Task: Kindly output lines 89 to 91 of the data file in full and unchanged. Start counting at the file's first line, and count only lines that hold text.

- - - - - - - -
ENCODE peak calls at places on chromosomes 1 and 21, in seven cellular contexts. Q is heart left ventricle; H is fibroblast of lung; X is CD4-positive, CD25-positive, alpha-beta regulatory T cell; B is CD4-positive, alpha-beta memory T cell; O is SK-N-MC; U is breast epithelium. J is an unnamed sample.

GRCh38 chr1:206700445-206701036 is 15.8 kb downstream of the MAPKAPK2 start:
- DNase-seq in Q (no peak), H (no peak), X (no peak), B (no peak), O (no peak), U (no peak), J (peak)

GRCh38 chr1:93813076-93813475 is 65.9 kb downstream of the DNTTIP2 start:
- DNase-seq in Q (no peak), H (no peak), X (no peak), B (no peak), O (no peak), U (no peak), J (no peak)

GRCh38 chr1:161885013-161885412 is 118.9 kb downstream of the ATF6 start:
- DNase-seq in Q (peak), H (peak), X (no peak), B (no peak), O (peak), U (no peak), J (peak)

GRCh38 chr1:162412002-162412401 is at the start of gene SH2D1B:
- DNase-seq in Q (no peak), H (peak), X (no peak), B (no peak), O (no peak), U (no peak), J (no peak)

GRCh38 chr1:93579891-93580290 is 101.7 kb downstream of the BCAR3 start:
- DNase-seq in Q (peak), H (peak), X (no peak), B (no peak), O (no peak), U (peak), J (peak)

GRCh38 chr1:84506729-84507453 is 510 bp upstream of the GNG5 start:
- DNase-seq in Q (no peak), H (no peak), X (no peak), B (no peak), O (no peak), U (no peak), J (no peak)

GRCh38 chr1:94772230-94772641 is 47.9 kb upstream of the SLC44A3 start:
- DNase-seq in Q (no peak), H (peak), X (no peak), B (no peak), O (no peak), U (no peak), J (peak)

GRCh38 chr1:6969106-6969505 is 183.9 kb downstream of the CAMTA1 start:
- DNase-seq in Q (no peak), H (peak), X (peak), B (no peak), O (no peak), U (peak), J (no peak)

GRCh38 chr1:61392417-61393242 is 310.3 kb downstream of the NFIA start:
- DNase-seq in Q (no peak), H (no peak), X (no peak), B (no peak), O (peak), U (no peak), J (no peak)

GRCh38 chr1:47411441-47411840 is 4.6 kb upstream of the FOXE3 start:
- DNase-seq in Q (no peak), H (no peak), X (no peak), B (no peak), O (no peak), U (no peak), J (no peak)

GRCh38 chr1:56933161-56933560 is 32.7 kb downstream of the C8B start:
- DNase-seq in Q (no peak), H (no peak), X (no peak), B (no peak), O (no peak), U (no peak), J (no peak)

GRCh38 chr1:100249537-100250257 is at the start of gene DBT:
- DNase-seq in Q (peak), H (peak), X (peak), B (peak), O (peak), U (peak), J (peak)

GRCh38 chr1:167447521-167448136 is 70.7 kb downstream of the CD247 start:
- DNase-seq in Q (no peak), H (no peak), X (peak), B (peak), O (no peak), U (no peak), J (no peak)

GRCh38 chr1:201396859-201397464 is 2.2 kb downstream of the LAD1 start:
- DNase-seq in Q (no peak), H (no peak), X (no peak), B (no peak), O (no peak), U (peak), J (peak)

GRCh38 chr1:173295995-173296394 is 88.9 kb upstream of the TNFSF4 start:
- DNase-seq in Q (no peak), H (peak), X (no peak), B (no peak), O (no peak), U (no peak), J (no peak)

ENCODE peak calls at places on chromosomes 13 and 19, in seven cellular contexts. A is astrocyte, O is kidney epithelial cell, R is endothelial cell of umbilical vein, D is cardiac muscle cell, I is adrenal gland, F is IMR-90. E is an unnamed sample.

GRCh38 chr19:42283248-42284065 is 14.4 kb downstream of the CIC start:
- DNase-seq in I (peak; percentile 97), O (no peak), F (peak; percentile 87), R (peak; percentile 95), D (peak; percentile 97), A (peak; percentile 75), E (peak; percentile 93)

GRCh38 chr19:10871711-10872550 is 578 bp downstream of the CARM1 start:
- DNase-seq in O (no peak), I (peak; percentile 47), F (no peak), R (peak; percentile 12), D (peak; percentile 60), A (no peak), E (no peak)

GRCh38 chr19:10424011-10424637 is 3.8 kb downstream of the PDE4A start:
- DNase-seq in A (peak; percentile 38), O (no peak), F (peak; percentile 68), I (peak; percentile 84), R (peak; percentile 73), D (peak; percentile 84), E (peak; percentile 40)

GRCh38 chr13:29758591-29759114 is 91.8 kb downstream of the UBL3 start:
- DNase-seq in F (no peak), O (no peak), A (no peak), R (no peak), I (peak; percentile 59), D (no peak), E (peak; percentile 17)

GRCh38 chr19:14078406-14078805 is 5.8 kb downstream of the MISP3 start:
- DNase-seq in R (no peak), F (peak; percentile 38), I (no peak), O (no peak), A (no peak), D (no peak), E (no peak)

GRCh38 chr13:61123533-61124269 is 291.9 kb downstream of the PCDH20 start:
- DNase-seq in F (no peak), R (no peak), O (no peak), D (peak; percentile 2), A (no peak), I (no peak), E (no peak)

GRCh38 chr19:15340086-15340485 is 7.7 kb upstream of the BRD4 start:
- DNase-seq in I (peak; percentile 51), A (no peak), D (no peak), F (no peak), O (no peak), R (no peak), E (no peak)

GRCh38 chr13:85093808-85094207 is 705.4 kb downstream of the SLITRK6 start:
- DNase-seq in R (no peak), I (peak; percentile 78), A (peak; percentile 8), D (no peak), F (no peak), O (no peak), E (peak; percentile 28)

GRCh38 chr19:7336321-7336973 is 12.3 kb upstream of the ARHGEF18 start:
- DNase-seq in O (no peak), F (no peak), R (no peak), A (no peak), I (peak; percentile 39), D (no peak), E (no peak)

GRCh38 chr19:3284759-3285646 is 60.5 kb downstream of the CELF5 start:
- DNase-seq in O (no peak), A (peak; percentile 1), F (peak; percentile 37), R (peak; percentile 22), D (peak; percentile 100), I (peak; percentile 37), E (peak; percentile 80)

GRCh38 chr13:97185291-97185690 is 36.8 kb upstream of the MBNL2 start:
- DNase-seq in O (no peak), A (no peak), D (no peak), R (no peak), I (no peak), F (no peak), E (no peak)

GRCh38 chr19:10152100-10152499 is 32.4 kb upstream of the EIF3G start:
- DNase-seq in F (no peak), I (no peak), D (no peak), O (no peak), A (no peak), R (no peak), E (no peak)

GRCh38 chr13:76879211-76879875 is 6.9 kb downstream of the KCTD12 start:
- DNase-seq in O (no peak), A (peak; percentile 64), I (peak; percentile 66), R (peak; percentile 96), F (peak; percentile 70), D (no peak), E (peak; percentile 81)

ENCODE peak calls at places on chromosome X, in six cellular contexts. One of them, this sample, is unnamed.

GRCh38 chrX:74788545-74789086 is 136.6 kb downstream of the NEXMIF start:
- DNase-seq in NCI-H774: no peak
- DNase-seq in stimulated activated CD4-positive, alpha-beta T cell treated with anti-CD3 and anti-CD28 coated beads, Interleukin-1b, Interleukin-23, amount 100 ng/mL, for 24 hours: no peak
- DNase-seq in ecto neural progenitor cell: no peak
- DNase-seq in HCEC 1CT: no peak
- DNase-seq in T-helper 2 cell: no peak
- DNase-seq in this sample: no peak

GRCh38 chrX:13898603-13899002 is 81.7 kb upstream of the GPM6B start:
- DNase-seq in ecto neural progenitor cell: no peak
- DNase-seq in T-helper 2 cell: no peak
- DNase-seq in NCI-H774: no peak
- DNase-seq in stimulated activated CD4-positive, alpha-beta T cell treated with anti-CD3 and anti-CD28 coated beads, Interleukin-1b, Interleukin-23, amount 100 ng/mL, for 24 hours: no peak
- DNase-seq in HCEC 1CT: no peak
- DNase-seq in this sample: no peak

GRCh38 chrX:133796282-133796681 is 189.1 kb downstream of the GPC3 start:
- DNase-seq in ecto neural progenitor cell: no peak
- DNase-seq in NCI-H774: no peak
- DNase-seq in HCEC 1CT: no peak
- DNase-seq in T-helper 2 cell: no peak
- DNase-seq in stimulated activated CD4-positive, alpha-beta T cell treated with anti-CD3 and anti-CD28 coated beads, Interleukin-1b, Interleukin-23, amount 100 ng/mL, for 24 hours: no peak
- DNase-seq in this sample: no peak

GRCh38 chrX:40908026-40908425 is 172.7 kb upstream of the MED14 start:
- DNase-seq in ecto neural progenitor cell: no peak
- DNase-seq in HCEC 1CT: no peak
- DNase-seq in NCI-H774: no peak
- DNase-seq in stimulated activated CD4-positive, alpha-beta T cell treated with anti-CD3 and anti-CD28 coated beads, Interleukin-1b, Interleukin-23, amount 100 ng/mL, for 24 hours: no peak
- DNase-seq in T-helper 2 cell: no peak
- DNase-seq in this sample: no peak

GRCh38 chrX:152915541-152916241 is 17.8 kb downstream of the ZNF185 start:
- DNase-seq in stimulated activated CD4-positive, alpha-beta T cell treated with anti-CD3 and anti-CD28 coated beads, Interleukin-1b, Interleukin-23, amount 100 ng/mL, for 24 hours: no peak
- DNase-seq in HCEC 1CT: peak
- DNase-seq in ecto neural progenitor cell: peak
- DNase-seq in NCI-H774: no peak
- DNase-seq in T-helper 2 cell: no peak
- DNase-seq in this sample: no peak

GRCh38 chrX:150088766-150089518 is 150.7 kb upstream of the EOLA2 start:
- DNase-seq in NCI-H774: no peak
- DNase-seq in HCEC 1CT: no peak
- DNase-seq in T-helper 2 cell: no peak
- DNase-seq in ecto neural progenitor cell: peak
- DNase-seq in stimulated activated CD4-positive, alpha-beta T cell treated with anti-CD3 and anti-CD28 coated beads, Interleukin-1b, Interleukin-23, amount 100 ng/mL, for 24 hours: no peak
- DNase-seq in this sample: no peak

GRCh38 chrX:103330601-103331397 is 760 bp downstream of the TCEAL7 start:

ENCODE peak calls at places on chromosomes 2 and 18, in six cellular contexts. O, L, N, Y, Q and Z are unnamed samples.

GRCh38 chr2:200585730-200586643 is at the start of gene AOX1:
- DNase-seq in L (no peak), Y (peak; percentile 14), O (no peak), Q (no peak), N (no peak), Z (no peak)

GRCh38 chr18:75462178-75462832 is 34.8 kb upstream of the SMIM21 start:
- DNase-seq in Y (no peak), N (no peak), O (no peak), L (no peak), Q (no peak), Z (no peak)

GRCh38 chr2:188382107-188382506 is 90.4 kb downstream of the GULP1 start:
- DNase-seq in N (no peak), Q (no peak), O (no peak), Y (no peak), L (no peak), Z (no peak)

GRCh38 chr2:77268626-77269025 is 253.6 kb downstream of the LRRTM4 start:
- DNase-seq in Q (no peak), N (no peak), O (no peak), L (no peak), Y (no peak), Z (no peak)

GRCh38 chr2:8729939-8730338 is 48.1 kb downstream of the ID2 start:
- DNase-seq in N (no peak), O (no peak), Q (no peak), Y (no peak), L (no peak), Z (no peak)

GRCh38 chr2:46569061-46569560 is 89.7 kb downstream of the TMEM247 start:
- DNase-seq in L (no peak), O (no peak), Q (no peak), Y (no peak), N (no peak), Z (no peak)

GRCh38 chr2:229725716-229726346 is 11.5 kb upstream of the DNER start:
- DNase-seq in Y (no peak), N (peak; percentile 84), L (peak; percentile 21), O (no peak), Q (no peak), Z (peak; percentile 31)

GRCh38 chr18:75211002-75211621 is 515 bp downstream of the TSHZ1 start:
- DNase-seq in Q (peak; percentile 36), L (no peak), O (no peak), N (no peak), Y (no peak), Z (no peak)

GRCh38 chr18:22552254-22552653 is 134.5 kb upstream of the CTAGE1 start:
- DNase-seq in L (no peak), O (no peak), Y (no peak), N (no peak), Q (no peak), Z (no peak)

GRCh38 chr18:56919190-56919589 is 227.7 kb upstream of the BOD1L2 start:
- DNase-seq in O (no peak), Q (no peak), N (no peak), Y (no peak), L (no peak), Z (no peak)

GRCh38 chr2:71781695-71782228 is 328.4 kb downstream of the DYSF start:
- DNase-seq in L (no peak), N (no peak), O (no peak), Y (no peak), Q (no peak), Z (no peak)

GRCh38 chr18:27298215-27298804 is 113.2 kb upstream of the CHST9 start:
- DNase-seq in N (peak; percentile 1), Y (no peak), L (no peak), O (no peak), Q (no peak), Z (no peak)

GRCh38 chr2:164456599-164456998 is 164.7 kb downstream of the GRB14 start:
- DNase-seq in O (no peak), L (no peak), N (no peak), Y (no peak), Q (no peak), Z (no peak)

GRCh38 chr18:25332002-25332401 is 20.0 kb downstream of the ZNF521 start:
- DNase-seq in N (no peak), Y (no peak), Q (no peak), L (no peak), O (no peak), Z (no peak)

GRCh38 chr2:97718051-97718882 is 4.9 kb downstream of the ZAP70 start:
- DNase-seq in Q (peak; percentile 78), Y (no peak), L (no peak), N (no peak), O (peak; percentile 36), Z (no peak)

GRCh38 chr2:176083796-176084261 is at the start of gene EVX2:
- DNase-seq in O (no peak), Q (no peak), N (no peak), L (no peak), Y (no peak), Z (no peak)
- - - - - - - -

- DNase-seq in stimulated activated CD4-positive, alpha-beta T cell treated with anti-CD3 and anti-CD28 coated beads, Interleukin-1b, Interleukin-23, amount 100 ng/mL, for 24 hours: no peak
- DNase-seq in HCEC 1CT: peak
- DNase-seq in ecto neural progenitor cell: peak